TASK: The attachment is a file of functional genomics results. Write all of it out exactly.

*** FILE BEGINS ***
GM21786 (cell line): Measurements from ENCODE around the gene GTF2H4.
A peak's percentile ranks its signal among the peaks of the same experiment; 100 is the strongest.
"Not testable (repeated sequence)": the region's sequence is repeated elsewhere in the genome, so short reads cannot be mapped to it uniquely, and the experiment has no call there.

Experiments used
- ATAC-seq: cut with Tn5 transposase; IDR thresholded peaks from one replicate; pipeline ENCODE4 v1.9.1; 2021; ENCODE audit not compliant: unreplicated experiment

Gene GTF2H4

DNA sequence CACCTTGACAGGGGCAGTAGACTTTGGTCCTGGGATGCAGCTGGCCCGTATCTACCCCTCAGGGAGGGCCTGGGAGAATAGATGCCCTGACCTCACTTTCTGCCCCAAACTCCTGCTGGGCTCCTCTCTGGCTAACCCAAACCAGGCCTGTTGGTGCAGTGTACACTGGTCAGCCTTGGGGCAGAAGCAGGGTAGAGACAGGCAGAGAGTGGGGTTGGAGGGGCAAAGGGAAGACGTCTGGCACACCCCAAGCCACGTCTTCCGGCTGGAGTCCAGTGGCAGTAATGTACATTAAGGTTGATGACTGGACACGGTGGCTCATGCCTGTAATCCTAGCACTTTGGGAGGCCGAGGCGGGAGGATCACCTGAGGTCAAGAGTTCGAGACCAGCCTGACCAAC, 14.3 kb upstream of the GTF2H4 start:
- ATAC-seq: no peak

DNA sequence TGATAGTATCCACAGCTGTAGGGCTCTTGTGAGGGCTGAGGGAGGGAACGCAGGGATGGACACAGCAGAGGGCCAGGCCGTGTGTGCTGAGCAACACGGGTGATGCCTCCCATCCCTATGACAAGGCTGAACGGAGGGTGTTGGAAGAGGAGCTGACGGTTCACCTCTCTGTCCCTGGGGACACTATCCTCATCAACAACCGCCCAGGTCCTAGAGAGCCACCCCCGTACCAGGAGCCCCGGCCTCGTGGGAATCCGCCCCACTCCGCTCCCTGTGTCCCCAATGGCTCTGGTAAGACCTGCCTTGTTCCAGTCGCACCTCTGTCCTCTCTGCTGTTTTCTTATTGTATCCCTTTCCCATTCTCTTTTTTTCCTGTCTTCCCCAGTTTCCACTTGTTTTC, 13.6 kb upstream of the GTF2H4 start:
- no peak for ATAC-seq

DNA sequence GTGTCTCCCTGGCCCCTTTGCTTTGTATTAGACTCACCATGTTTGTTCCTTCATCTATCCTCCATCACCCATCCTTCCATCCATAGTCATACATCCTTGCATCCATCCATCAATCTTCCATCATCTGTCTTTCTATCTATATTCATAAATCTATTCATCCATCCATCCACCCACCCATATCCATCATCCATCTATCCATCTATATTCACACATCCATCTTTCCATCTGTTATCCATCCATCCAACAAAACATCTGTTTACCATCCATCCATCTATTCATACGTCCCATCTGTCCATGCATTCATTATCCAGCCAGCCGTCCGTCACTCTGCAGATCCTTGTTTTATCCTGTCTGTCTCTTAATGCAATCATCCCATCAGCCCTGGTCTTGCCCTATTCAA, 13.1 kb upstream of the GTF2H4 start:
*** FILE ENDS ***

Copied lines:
GM21786 (cell line): Measurements from ENCODE around the gene GTF2H4.
A peak's percentile ranks its signal among the peaks of the same experiment; 100 is the strongest.
"Not testable (repeated sequence)": the region's sequence is repeated elsewhere in the genome, so short reads cannot be mapped to it uniquely, and the experiment has no call there.

Experiments used
- ATAC-seq: cut with Tn5 transposase; IDR thresholded peaks from one replicate; pipeline ENCODE4 v1.9.1; 2021; ENCODE audit not compliant: unreplicated experiment

Gene GTF2H4

DNA sequence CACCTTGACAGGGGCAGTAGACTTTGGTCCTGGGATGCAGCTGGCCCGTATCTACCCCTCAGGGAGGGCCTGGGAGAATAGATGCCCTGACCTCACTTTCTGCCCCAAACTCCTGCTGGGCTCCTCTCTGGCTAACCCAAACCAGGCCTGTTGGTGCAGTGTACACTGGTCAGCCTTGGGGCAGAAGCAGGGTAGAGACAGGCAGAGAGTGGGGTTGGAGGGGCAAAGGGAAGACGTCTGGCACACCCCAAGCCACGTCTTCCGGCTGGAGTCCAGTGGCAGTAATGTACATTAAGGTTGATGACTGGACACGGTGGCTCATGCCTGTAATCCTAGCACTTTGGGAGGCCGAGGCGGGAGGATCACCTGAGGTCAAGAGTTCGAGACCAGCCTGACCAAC, 14.3 kb upstream of the GTF2H4 start:
- ATAC-seq: no peak

DNA sequence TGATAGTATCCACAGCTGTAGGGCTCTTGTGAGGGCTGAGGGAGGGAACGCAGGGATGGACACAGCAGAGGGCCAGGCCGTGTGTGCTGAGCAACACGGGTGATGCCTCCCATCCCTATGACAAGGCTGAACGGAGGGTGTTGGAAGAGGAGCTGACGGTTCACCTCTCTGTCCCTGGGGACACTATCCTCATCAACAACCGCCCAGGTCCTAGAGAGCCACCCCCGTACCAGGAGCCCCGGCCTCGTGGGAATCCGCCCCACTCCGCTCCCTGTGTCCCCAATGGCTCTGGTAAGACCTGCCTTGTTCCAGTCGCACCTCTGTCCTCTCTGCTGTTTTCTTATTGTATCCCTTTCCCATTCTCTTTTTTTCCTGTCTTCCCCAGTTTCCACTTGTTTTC, 13.6 kb upstream of the GTF2H4 start:
- no peak for ATAC-seq

DNA sequence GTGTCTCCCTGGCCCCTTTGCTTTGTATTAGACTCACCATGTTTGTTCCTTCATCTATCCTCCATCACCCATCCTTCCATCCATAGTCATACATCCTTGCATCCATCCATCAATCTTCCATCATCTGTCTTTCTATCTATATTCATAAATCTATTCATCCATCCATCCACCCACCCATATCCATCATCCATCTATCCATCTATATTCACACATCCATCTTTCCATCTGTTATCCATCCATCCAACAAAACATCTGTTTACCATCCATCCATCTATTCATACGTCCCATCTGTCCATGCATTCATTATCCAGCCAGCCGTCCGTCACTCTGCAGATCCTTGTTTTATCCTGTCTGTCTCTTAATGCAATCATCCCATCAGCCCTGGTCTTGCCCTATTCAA, 13.1 kb upstream of the GTF2H4 start: